Hazrat Hafsa bint Umar ibn al-Khattab


Awais Rabbani, Missionary

The meaning of Hafsa: Young lioness

Father: Umar ibn al-Khattab ra (Hazrat Umar Farooqra)

Mother: Zainab bint Maz‘unra

Tribe: Quraish, Banu Adi

First Husband: Khunaisbin Huzaifara

Married to the Holy Prophetsa: 3 AH

Demise: 45 AH


Hazrat Hafsara was the daughter of Hazrat Umar ibn al-Khattabra and Hazrat Zainab bint Maz‘unra. Born several years before the first revelation from God, she was raised in a family renowned for its learning and education. Like her father, she was inquisitive, sharp-witted and a courageous woman who lived up to her name.


As stated, she was the daughter of Hazrat Umarra, the second Khalifa of Islam. Hazrat Umarra earned the title of “Farooq”, meaning the one who distinguishes between right and wrong. Regarding Hazrat Umarra, the Holy Prophetsa said:
“If there were to be a prophet after me, it would be Umar.”(Tirmidhi, Vol. 1, book 46)

His son and Hafsa’sra brother, Hazrat Abdullah bin Umarra was also a close companion of the Holy Prophetsa. Salim narrates on the authority of his father a hadith in which Hazrat Hafsara relates one of her brothers’ dream to the Holy Prophetsa. The Messengersa of Allah commented:

“Abdullah is a good man. [I wish for him] to observe Tahajud more often.”

Upon hearing this, Hazrat Abdullahra became more observant of Tahajud prayer. (Sahih al-Bukhari)

A pious nature

The incident mentioned above is indicative of the atmosphere in which Hazrat Hafsara was raised. A devout Muslim herself, she grew up amidst the senior companions of the Holy Prophetsa and embodied their characteristics. She would often observe fasts and stay awake most of her nights offering Tahajud. Hence, it leaves little to question why she was chosen as one of the wives of the Prophet of Islamsa in this life and the Hereafter. The archangel Gabrielas attested to her traits before her husband:

“She fasts often and frequently prays at night; she will be your wife in Paradise” (Mustadrak al-Hakim)

Marriage to the Holy Prophetsa

Hazrat Hafsara was first married to Hazrat Khunais bin Huzaifara who, owing to the atrocities of the Quraish, had migrated both to Abyssinia and Medina to seek God’s pleasure. At the Battle of Badr, he was severely wounded and later succumbed to his injuries.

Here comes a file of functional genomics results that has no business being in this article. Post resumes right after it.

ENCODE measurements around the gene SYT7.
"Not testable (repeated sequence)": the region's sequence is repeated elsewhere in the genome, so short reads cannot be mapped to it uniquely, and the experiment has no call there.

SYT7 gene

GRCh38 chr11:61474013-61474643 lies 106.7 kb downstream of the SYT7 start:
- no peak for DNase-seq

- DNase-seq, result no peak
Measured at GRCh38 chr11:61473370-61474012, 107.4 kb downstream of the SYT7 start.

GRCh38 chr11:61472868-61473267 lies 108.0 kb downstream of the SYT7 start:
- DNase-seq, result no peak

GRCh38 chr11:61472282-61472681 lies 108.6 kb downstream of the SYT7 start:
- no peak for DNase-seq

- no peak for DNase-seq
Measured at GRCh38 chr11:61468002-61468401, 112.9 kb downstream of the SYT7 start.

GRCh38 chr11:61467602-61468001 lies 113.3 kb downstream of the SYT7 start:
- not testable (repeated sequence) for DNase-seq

The account of her marriage to the Holy Prophetsa is rather amusing, which Hazrat Umarra narrates in the following words:

“When Hafsa bint Umar lost her husband, a companion of the Holy Prophetsa, Khunais bin Huzaifa al-Sahmi, who had fought at Badr and [later] died in Medina, I met Uthman bin Affan and suggested that he should marry Hafsa, to which he replied, ‘I will think it over.’ I waited for a few days and then he said to me, ‘I am of the opinion that I shall not marry at present.’ Then I met Abu Bakr and said, ‘If you wish, I can marry Hafsa bint Umar to you.’ He kept quiet and did not respond. I became agitated and it [displeased me] more than Uthman’s [response]. Some days later, the Prophetsa asked for her hand in marriage and I married her to him. Later, Abu Bakr approached me and said, ‘Perhaps you were angry with me when you offered me Hafsa for marriage and I gave no reply to you?’ I said, ‘Yes.’ Abu Bakr replied, ‘Nothing prevented me from accepting your offer except that I learnt that the Prophet of Allah had referred to the issue of Hafsa and I did not want to disclose his secret, but had he (the Prophetsa) not married her, I would surely have accepted her.”(Sahih al-Bukhari)

Another hadith relates that when Hazrat Umarra disclosed his predicament to the Holy Prophetsa and he received a response from both the companions, the Messenger of Allahas smiled and consoled him that Hafsara would get a better husband and Uthmanra would receive a better wife.

Thirst for knowledge

Hazrat Hafsara learnt to read and write at an early age and had memorised the Holy Quran by heart. Her knowledge of religious matters was very sound. At least 60 ahadith have been quoted by her. Like her father, she was inquisitive by nature and would not shy away from asking questions to quench her thirst for knowledge.

Sahih Muslim mentions an incident that once, the Holy Prophetsa told Hazrat Hafsara, “Of those who took the pledge of Aqabah, none would enter hell.” Hazrat Hafsara, who was of a curious disposition, replied, “[What about the verse which states] ‘There is not one of you, but will come to it.’” The Holy Prophetsa pointed her to the next verse which stated, “God shall save the righteous and leave the wrongdoers therein, on their knees.”(Sahih Muslim)

It ought to be understood that by no means had she meant to question the authority of the Holy Prophetsa out of defiance, rather it was her keen sense of observation which would often compel her to inquire and comprehend the intricacies of the Quranic injunctions more deeply.

Custodian of the Quran

During his lifetime, the Holy Prophetsa used to entrust Hazrat Hafsara with the parchments on which the Holy Quran was inscribed for safekeeping. After his demise, a large number of Muslims who had memorised the Holy Quran laid down their lives in the Battle of Yamama. Hazrat Abu Bakrra ordered Hazrat Zaidra bin Thabit to compile the Quran into a single book form. Hazrat Hafsara was also consulted in the matter.

By the end of the second Khilafat, Hazrat Umarra bequeathed the compiled copy to his daughter which remained with her till her demise. Numerous copies were made from her version of the copy in the era of Hazrat Uthmanra and distributed throughout the Muslim world.


She died in the month of Shaban, 45 AH. Her funeral prayers were led by the governor of Medina, Marwan bin Al Hakam.

Many prominent companions of the Holy Prophetsa partook in her funeral, including Hazrat Abu Hurairara. She was buried in Jannat-ul-Baqi alongside the rest of the mothers of the faithful.

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